Thursday, May 10, 2012
Collectively, the works assembled here do have a strong proselytising intent. They are [his] way of preaching two messages: his stated passion for the vibrancy of the natural world; and his faith in the languages of art, as opposed to what he calls the monocular tyranny of photography, to represent that world as no other medium can.

Hence, perhaps, his magpie eclecticism, his multiple borrowings from the canon of past art.

The exuberant ventriloquism and quasi-pantheistic devotion to Nature are not always convincing. There is often the suspicion of a gap between what the artist has willed himself to create and what he has actually created.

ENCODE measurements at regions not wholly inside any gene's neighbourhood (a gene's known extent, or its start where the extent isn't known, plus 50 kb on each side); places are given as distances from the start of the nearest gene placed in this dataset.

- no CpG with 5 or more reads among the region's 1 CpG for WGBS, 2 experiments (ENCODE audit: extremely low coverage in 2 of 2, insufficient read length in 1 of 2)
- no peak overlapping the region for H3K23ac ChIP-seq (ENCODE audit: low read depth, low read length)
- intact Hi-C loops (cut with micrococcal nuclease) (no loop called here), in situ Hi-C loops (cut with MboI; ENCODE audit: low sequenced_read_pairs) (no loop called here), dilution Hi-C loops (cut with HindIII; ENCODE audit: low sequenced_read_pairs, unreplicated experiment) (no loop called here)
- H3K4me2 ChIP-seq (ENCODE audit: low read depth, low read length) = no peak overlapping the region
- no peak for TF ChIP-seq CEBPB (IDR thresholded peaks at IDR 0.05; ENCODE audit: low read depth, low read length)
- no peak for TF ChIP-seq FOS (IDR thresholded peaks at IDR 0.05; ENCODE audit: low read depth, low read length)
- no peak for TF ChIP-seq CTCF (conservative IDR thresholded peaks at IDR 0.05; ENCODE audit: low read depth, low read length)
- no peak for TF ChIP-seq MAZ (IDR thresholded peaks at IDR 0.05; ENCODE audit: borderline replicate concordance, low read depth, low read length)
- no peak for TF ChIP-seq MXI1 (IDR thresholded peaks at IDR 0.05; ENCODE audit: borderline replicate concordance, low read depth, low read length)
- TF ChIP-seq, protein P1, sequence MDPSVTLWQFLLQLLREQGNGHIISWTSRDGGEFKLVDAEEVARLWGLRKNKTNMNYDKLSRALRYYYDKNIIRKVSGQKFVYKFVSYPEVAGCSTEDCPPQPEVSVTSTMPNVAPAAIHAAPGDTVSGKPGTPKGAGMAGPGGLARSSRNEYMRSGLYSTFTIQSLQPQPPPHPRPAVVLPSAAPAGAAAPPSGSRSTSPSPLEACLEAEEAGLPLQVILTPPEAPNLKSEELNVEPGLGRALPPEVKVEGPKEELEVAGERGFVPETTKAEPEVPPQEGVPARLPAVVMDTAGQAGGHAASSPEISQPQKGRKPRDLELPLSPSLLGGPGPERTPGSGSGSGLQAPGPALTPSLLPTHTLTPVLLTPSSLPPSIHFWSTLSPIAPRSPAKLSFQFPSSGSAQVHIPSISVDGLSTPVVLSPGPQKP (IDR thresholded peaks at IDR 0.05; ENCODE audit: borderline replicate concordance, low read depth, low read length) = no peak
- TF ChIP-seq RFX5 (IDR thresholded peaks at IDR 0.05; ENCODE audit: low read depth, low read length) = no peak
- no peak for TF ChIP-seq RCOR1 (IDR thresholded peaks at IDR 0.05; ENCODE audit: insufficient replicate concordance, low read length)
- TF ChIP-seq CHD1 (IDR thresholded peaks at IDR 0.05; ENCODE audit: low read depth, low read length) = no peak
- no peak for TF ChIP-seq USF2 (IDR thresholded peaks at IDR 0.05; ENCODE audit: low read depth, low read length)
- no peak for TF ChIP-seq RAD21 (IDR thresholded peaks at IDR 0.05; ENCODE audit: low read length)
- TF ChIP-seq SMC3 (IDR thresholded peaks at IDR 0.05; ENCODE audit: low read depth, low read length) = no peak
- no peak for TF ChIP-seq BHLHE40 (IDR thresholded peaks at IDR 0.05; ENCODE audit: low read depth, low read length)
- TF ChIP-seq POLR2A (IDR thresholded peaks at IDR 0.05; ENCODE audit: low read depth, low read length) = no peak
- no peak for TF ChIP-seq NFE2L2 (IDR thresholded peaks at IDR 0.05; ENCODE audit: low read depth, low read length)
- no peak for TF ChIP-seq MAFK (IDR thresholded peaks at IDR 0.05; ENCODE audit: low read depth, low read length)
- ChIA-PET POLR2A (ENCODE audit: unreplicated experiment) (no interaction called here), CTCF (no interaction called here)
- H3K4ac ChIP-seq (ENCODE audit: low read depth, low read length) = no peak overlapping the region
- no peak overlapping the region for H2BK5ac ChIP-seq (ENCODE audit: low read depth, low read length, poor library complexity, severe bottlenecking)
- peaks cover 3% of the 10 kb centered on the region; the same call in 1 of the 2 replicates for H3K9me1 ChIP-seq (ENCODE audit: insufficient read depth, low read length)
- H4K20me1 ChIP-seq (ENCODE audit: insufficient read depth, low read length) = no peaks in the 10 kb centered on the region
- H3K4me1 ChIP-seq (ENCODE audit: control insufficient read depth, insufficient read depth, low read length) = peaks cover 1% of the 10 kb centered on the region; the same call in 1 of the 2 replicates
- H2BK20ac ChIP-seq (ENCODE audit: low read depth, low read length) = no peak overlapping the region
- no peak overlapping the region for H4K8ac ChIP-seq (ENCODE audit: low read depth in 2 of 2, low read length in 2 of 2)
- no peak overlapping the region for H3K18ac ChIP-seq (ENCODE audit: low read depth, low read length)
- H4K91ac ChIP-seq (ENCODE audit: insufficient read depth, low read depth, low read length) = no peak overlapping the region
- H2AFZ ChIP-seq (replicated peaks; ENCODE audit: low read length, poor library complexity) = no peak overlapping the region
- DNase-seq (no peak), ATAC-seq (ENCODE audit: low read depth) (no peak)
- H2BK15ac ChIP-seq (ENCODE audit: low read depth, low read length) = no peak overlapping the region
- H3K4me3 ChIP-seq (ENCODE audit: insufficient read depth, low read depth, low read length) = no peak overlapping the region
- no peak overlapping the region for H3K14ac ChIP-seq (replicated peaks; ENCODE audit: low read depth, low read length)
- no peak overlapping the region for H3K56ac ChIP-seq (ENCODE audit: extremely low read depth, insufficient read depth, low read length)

A suppressed charge of melancholy lurks behind the bright surfaces of many of these pictures, hints even of a conscious morbidity and loneliness in some of their most insistent motifs: the recurring barren trunk of a stricken tree, the road or passage leading to some ominous, mysterious horizon. Glummest of all are those multi-camera works: split-screen meditations on a natural world that often appears a blank and forbidding place, seen from a car moving with the funereal slowness of a hearse.

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